Just when it seemed like Kobe and the Kobettes might steal the game, they started throwing up brick after brick. I have to be honest: The Lakers looked nervous to me. Odom looked nervous. Radmanovic looked nervous. Farmar looked like he might throw up on the court. Gasol didn't look nervous, but he allowed himself to get taken out of the game because of a few calls. (By the way, kudos to Gasol for being the first professional basketball player in the history of mankind who has never committed a personal foul. What an amazing achievement.) And Kobe looked like -- I gotta say it -- he was pressing. The Celtics were throwing multiple guys at him, bumping him, jumping out at him and contesting every jumper, and once he realized he wasn't getting charity calls, he stopped driving to the basket completely.
Meanwhile, the clock kept ticking and ticking. Suddenly, there were four minutes left, then three, then two and a half, and when Garnett (nine straight misses in the second half) rammed home a vicious follow-up dunk at the two-minute mark, everyone realized that ...
A. The Lakers weren't stealing Game 1.
B. We might have a series on our hands.
And we do. The Lakers might be a wonderful offensive team, and they might have the best player in the league, but they have legitimate rebounding/size issues that didn't totally surface until Thursday night, when they were outrebounded by 13 and never seemed to get any tip-ins or follow-up shots. It's also a team with only one penetrator/creator (hint: it's the guy who was being serenaded with "No means no!" chants Thursday night), and if you can keep him out of the paint and hope the officials don't save him with charity calls, and if you can keep throwing effective double teams at Gasol on the low block, then the Lakers have to live and die by jumpers. At home, you can survive that way. On the road? No. That's why they lost Game 1.
Heading into the series, I thought Boston could win for three reasons: Size, defense and homecourt. That's really it. All of those factors were on display Thursday in a nerve-racking game Boston never totally put away. If there's a quality unique to this Celtics team, it's its lack of exclamation-point sequences. Usually a great team will have those little 8-0 or 12-2 runs capped off by a steal, a fast break and either a dunk, a layup or a 3-pointer, followed by an opposing timeout and the crowd going absolutely ballistic. (Bird's Celtics teams were defined by those exclamation-point sequences.) These particular Celtics never seem to have them; instead of knocking someone down with a haymaker, they just throw a ton of punches and hope the sheer volume will take the scorecards. If they were a boxer, they'd be Joe Calzaghe and not Kelly Pavlik. It's a little unorthodox, and it takes some time to get used to, but ultimately you get used to it. That's just who they are.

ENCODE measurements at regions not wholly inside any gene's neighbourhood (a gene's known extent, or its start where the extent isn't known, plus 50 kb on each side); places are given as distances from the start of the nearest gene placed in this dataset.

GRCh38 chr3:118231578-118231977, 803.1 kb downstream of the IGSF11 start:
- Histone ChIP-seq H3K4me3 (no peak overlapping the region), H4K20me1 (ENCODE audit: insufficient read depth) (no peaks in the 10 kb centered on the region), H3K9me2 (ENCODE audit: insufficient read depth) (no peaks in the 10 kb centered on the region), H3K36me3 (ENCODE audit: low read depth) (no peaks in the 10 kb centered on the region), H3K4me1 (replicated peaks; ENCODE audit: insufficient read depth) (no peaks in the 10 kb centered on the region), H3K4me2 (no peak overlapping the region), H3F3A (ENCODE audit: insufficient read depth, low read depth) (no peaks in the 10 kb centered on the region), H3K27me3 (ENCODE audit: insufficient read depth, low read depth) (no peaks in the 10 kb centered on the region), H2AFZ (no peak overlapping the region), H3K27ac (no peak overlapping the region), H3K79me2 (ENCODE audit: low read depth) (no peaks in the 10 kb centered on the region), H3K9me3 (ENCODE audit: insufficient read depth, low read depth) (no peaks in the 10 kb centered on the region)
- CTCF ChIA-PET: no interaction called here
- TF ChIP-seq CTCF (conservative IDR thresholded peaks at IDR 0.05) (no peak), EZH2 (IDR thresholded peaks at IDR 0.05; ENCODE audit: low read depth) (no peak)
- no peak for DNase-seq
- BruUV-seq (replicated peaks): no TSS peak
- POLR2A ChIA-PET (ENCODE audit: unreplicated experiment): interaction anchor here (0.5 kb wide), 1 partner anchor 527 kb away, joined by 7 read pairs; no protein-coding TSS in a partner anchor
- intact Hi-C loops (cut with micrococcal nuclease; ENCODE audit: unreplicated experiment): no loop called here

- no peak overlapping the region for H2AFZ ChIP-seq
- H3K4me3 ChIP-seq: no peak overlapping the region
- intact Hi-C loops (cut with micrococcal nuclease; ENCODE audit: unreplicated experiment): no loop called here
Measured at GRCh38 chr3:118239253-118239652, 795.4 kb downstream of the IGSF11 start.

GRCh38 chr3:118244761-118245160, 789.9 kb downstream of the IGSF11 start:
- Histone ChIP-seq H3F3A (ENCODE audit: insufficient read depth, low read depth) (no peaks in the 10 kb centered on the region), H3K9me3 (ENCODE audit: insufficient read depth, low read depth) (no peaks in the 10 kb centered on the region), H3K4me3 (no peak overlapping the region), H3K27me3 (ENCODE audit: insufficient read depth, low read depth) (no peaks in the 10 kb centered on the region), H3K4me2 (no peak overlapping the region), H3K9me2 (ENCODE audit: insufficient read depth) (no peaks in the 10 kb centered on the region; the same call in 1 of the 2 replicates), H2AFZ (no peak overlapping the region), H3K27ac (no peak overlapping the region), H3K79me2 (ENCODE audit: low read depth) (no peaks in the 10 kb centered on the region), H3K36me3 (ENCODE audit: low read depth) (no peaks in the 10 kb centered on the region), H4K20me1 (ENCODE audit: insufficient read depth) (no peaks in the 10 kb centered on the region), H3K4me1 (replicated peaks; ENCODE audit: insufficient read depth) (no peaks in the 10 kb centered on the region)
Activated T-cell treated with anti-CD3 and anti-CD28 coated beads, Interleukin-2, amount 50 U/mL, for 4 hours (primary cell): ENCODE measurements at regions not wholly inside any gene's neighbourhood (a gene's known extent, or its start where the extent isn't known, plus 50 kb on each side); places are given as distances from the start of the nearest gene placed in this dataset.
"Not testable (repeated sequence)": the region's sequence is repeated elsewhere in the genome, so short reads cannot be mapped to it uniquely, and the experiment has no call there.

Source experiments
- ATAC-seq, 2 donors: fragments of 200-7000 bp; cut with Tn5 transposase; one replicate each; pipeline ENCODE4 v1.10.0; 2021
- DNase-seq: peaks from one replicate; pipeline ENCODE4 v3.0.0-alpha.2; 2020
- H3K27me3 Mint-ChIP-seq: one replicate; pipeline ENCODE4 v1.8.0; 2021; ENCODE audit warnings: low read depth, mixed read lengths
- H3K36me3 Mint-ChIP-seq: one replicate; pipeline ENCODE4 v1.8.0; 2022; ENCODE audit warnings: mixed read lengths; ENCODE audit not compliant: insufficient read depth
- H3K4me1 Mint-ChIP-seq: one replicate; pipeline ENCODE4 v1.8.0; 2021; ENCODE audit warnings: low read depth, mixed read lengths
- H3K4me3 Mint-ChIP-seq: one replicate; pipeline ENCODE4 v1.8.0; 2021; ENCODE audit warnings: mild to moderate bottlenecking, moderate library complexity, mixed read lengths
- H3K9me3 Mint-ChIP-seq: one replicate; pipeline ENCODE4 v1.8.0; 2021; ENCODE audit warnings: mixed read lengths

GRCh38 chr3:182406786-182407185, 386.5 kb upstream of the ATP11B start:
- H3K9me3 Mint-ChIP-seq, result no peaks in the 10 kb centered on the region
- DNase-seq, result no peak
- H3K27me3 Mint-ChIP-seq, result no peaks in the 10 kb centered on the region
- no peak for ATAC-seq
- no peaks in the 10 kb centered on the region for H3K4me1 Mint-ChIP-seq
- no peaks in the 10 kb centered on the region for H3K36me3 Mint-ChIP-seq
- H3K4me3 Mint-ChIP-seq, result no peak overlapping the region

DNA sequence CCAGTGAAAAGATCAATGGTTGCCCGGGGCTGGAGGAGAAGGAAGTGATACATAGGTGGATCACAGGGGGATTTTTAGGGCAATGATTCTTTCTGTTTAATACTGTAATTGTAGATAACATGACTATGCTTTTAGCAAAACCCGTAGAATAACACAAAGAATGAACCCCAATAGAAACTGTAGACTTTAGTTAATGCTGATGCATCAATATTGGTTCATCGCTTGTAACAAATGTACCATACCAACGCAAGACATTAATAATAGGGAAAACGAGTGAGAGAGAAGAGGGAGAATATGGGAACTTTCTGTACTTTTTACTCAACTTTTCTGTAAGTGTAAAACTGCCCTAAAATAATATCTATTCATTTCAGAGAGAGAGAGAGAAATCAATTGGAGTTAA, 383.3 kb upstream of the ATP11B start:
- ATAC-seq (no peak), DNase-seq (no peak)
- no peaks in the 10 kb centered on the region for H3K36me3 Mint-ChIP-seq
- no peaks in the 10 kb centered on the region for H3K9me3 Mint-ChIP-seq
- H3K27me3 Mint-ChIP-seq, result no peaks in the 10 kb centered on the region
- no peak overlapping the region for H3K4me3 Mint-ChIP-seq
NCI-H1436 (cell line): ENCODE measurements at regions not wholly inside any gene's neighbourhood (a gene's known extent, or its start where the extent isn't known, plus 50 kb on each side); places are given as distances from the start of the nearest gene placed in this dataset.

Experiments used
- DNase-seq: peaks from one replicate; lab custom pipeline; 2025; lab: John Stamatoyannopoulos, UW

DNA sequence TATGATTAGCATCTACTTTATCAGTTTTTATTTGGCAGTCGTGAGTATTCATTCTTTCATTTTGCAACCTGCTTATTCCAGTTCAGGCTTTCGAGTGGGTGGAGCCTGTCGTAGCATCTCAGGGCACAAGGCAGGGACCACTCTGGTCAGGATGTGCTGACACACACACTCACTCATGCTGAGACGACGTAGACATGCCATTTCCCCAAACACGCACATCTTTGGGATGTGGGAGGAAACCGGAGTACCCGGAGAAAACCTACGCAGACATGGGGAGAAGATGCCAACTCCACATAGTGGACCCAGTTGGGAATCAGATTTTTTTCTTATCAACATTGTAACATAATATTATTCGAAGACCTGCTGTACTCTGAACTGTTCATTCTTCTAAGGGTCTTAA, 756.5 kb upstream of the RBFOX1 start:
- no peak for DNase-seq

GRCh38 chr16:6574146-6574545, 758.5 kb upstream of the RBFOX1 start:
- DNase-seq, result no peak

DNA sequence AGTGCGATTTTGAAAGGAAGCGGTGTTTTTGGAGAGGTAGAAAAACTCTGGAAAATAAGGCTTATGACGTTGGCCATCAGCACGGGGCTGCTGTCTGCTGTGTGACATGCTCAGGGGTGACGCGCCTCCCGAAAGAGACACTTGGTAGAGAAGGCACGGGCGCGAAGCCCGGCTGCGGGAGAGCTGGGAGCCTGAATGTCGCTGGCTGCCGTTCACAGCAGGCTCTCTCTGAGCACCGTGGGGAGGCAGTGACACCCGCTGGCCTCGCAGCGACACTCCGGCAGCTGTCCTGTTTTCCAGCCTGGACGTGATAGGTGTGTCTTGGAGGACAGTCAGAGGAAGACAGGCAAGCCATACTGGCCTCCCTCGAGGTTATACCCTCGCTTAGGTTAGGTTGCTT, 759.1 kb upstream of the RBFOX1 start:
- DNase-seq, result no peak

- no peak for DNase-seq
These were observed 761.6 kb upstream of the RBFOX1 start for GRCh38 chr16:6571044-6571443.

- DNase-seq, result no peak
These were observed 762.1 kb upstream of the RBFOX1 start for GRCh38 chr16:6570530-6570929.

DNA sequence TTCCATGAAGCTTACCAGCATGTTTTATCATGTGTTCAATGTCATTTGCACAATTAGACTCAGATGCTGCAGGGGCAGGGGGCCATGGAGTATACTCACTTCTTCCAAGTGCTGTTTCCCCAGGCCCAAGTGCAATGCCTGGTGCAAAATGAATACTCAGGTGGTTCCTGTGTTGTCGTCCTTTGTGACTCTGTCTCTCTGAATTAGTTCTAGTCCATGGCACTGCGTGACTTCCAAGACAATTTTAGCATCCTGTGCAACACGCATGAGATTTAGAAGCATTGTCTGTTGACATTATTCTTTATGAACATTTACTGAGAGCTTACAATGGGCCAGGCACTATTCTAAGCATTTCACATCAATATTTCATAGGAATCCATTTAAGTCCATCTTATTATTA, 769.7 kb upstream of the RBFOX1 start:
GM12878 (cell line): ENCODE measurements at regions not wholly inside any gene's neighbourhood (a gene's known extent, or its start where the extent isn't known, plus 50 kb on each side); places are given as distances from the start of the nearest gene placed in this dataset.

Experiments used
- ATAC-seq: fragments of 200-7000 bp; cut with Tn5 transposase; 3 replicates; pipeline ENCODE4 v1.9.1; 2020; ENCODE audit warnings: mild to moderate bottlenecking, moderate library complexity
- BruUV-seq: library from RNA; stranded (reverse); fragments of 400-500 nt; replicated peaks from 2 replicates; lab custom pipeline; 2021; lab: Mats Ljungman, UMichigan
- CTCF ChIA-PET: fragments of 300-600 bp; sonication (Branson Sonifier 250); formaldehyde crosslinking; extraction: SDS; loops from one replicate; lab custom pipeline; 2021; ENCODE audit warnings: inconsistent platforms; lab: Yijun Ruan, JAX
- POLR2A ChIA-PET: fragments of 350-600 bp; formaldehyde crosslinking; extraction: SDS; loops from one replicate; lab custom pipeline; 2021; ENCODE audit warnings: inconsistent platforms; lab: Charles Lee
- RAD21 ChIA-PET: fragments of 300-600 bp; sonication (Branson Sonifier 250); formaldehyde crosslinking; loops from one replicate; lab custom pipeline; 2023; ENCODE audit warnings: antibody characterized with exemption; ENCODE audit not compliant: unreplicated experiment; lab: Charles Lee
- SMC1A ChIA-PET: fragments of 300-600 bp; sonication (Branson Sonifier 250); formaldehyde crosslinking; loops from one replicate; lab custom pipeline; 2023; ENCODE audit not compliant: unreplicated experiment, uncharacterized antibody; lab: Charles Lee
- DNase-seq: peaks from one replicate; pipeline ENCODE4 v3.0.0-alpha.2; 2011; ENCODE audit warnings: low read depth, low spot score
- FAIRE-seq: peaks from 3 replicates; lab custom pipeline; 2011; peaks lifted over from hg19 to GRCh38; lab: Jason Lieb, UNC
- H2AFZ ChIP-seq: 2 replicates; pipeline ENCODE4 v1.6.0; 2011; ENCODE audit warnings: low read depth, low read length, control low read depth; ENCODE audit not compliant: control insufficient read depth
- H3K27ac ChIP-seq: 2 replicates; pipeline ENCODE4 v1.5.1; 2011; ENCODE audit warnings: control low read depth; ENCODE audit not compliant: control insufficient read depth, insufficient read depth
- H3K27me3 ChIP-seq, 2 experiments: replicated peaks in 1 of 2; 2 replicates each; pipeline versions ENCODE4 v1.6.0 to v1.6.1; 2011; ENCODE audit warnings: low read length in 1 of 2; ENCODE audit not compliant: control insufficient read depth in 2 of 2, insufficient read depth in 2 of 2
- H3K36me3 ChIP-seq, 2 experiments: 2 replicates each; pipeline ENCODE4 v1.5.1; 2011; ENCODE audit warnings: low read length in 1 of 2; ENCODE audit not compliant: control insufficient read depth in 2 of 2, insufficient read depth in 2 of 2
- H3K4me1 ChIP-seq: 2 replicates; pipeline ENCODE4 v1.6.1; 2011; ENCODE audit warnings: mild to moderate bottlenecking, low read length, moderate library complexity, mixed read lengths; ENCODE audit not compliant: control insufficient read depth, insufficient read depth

Of course, they're nothing without Paul Pierce. He's the most clutch guy on the team, its best all-around player and one of its two emotional leaders, as well as the one current Celtic who belongs to the fans and bridges Before and After, the guy who survived Rick Pitino, Chris Wallace, Vin Baker, Ricky Davis, Theo Ratliff's Expiring Contract and everything else. For Pierce to get knocked out of this series within three quarters -- the guy who understands the L.A.-Boston thing better than anyone, the truest of true Celtics, the guy who sacrificed the most to get here and appreciates what's happening the most -- would have been an especially cruel turn of events.
Maybe that's why, as everyone was leaving the Whatever The Hell The Garden Is Called on Thursday night, there wasn't the usual sense of jubilation after a Finals win. You could feel the collective relief emanating from the exit tunnels, a few scattered whoops, some murmuring and that was that. Pierce was OK. The Finals hadn't fallen apart before it even really started. We had survived the Horrible Sound and lived to fight another day. Time to exhale and keep breathing.
Bill Simmons is a columnist for Page 2 and ESPN The Magazine. For every Simmons column, as well as podcasts, videos, favorite links and more, check out the revamped Sports Guy's World.